To be aggressive might not be the right approach when speaking about preparedness issues to deaf ears.  Having an awareness approach I find is far greater reaching.  Knowledge is power and power is knowledge.  No school or college ever teaches survival or preparedness skills, the kind that we know of like how to survive and prepare for an earthquake.  Nor do they teach you how to deal with the rising taxes, they can't even teach you how to not lose your job in a failing economy.  I'm not saying that schools are useless, I'll let you decide that one for yourself.  I think the educational system structure in certain areas surrounding our daily lives should be implemented more than others and maybe gut-out a lot of the useless subjects by replacing them with more how-to's and DIY type of subjects and offer kids skills on survival in any type of environment.  An expandable degree would be really ideal in a sense where it will take you in several areas of your life throughout your life adjusting you in all times of economic growth or non-growth.  It's always a good idea to go into something that is recession proof and of necessity, chances are you'll always be in demand before and after the lights go out.
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Tomato slices ready to be dried in a food dehy...

Do Dehydrated Foods Add Nutrition or Just Calories to Food Storage?

Adding fruits and vegetables to your food storage is like choosing your elective classes in school. They enhance and round out your supply, but the choices are up to you. A common question regarding produce in #10 cans is, “Does it retain its nutritional content?” I often address this when I give a class on food storage, but until a recent comment on this site, I hadn’t realized I’d overlooked it here.
Dehydrated (freeze-dried) foods are very nutritious. In contrast to their water-packed, canned counterparts, these foods retain much more vitamins and nutritional content. They are excellent for everyday cooking as well as long-term food storage. Freeze dried foods have 98% of their moisture removed, but they retain nearly all of their fresh-food flavor, vitamins and nutrients. Dehydrated foods keep their nutritional value because the vitamins have not been cooked out in the initial process.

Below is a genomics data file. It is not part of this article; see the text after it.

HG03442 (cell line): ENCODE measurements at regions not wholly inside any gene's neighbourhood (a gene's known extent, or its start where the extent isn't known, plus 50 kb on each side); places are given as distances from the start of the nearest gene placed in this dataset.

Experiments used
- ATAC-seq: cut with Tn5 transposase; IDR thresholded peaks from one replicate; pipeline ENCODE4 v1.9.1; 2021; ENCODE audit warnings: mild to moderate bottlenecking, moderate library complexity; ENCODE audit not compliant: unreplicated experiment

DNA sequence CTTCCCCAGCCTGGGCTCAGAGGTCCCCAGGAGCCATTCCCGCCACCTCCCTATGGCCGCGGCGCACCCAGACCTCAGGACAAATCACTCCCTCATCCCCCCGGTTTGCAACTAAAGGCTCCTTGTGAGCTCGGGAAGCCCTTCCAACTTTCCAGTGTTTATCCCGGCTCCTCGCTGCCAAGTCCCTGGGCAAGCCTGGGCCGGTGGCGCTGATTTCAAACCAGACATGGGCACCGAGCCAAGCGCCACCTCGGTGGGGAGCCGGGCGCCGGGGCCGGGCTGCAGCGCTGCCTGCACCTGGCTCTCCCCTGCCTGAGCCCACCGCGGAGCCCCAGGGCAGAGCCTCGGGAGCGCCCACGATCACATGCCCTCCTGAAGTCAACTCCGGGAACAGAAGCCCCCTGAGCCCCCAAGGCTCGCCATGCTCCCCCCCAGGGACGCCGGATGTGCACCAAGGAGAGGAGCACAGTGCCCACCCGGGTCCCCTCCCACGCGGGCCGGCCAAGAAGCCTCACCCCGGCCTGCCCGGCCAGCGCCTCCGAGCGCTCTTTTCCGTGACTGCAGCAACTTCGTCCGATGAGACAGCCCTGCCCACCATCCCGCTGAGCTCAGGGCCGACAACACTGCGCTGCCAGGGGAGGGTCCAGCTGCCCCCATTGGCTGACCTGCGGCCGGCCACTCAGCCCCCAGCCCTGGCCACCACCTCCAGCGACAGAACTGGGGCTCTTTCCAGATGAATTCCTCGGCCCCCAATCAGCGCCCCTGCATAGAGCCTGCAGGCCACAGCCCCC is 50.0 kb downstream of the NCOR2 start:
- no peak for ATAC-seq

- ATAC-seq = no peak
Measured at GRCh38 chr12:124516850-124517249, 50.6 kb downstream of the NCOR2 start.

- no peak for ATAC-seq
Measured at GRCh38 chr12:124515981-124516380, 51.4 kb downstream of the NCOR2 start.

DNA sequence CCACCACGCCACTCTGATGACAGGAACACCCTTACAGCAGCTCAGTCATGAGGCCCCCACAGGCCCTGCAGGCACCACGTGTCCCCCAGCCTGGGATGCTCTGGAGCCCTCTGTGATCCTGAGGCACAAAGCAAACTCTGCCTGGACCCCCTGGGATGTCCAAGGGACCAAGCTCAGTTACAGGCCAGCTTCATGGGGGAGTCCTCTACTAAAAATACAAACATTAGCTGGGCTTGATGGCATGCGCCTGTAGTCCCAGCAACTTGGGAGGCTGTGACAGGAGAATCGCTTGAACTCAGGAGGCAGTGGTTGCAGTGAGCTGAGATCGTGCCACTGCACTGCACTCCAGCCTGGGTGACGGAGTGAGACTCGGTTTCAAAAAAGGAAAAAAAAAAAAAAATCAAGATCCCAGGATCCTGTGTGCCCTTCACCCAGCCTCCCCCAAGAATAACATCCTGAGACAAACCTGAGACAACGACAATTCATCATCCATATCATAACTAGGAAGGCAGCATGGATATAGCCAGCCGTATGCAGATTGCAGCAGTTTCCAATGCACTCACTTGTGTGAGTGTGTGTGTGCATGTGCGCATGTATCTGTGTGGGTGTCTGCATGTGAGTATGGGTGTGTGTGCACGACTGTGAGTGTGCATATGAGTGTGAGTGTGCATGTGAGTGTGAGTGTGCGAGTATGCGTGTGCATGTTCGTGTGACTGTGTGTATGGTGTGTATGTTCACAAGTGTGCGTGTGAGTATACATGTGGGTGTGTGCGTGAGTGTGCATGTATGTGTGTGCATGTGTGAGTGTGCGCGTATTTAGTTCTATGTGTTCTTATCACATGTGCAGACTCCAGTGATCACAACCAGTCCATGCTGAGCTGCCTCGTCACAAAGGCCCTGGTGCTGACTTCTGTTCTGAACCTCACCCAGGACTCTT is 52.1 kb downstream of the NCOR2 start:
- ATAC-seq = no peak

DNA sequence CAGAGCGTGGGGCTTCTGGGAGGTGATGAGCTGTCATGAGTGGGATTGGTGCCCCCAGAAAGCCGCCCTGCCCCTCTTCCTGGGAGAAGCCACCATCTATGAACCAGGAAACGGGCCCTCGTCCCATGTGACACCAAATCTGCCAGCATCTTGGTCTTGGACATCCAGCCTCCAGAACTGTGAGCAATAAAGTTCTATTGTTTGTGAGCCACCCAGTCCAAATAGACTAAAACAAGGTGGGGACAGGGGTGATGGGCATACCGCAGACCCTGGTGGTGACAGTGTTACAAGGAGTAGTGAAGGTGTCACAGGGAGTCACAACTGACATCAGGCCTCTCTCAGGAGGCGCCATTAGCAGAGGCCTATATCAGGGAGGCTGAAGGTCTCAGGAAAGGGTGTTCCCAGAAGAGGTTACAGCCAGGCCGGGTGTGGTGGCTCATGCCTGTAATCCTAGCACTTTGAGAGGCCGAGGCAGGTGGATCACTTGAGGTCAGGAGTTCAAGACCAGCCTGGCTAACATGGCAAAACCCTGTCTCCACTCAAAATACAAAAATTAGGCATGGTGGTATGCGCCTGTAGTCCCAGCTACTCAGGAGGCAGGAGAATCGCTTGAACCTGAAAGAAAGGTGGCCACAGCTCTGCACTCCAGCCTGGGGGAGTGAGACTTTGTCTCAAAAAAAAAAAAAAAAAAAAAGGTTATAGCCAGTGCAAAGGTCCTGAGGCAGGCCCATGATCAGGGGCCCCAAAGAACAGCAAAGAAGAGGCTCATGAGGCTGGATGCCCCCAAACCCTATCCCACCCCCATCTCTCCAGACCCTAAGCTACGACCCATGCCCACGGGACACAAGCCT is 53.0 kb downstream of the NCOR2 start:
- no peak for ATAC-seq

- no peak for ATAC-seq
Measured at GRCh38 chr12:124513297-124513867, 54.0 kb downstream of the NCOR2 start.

Aside from nutrition, dehydrated foods are desirable for food storage because they are so light weight. With pits, peelings, and nearly all of the water removed from these foods, they are very light and convenient to store or take with you in an emergency. They are also economical. Generally, dehydrated foods have double the yield of regular canned food, which makes them a smart buy.
Dried foods, however, do lose nutrients due to the use of heat to dry them. They also become concentrated calories. For example, one cup of fresh apricots contains about 74 calories, while one cup of dehydrated apricots contains more than 4 times that amount: 313 calories! The good news is, dried fruits do retain all of their fiber and iron. Drying foods slowly with a home dehydrator is the best method to retain the most nutrients during drying (much healthier than commercial drying).
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Breakfast from Food Storage

I just tried a yummy new whole wheat waffle recipe. This one uses both whole wheat flour and nonfat dry milk from your food storage. (I’m always looking for ways to rotate that powdered milk!) We topped these with a berry topping and whipped cream, but they are just as good with maple syrup.


ww waffles
WHOLE WHEAT WAFFLES
1 1/2 c. whole wheat flour (I like hard white wheat flour)
1 Tbsp. baking powder
1/2 tsp. salt
1/2 c. nonfat dry powdered milk (non-instant)
1/4 c. oil
2 eggs, beaten
2 Tbsp. sugar
Enough water to make the right consistency
Stir dry ingredients together, then stir wet ingredients together and combine. Add water last until the batter is the right consistency for waffles.  Cook on hot waffle iron.